Stener lesion

Last revised by Henry Knipe on 12 Sep 2023

Stener lesions are seen in the context of a torn ulnar collateral ligament (UCL) of the thumb's metacarpophalangeal (MCP) joint (gamekeeper's thumb) resulting in an interposition of the adductor pollicis aponeurosis between the ulnar collateral ligament and the MCP joint.

Stener lesions are estimated to occur in ~50% (range 14-88%) of UCL ruptures 10.

Stener lesions may present as a tender swelling on the ulnar side of the thumb 12.

The UCL normally lies deep to the adductor pollicis tendon. A Stener lesion is characterized by slippage of the torn end of the ulnar collateral ligament superficial to the adductor aponeurosis/adductor pollicis muscle such that now there is interposition of the adductor pollicis muscle between the ulnar collateral ligament and the MCP joint. This prevents healing and is an indication for surgical repair 10.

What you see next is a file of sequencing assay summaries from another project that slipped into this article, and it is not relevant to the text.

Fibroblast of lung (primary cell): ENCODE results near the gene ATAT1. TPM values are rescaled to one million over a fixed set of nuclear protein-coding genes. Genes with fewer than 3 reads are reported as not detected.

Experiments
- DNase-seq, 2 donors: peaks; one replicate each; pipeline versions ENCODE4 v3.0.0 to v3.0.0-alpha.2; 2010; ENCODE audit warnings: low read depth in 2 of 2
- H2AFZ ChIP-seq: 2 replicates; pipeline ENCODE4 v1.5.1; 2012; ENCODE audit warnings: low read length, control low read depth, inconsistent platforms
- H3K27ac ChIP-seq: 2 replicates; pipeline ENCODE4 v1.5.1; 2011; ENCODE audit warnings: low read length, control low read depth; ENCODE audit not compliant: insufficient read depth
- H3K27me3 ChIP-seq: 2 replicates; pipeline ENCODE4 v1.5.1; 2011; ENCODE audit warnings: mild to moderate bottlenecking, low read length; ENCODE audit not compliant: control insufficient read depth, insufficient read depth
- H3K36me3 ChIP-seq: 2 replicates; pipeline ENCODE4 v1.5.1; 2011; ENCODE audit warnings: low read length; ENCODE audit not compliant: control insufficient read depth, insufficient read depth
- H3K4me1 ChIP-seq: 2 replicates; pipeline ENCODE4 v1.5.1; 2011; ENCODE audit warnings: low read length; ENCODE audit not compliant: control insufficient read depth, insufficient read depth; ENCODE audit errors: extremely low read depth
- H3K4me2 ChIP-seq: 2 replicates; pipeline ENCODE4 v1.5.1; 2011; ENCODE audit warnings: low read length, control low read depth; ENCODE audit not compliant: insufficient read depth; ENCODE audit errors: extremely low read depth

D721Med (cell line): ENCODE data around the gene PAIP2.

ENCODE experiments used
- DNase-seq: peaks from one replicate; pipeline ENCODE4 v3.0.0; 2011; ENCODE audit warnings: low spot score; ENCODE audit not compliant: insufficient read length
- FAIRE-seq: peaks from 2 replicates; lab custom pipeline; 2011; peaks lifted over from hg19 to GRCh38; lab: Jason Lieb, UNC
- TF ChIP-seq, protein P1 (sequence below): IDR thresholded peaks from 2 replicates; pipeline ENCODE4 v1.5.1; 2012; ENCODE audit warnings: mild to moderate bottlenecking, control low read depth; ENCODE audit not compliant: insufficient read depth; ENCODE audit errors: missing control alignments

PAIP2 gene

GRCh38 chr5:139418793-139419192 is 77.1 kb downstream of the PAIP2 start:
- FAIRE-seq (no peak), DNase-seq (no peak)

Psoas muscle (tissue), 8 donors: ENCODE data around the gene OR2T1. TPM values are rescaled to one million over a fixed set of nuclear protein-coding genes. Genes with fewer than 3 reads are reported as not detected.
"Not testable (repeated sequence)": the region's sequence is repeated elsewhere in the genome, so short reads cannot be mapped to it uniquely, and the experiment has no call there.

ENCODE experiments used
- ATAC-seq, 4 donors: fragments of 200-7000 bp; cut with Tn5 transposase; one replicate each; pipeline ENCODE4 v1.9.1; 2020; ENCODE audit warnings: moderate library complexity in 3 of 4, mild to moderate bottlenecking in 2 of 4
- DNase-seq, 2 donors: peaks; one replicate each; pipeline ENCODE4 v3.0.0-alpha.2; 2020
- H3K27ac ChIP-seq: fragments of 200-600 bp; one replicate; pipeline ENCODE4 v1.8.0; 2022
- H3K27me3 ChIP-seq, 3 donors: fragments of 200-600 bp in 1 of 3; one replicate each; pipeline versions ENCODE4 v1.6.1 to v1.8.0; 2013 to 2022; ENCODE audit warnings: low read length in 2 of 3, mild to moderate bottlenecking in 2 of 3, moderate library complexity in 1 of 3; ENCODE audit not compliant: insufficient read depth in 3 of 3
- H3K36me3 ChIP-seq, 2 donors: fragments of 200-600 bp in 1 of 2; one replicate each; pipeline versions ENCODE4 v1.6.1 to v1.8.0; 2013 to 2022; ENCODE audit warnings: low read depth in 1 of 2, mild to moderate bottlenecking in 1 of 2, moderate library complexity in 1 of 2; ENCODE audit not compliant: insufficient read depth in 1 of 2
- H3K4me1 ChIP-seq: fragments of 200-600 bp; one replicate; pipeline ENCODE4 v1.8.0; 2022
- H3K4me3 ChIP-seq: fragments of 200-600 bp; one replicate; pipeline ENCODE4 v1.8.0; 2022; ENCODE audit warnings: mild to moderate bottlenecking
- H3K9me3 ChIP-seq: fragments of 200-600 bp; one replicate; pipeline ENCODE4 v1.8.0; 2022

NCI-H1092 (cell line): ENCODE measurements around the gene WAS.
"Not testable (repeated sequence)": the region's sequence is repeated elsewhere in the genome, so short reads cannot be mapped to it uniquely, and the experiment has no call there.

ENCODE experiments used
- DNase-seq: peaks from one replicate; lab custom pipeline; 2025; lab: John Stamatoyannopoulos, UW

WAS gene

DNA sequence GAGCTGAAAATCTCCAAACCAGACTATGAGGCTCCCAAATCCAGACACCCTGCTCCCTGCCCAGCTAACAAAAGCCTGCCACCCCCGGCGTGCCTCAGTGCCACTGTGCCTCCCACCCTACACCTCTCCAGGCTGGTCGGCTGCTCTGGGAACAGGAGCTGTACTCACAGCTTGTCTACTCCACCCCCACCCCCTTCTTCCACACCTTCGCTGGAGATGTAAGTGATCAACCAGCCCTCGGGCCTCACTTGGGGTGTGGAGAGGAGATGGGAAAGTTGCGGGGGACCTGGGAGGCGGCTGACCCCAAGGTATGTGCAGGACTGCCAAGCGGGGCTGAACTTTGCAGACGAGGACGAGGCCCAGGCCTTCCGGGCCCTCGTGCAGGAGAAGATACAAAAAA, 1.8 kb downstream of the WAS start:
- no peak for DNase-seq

Both MRI and high-frequency ultrasound are accurate at diagnosing Stener's lesions 10. These studies are usually performed after a diagnosis of gamekeeper's thumb has been made on a hand radiograph ref.

Stener lesions are proximal retraction of the ligament fibers which looks like a small mass displaced superficial to the adductor aponeurosis; this gives the yo-yo on a string appearance both on ultrasound and MRI 5.

Abduction stress views can cause a Stener lesion in an otherwise simple ulnar collateral ligament tear/avulsion 7 although this view is not shared by all authors 12.

  • Stener lesions appear as a round, heterogeneous tissue stump proximal to the metacarpophalangeal joint with non-visulation of UCL fibers 10,12

  • passive flexion of the interphalangeal joint of the thumb during dynamic ultrasound imaging of the UCL allows for identification of a non-displaced UCL tear from a Stener lesion 8,9

  • disruption of the normal low signal linear UCL with proximal retraction with the adductor aponeurosis appearing as a low signal band underneath 10

  • with chronic cases, scarring may prevent the differentiating non-Stener UCL ruptures from Stener lesions 12

It was first described by the Swedish orthopedic surgeon Bertil Stener in 1962 3,4,10.

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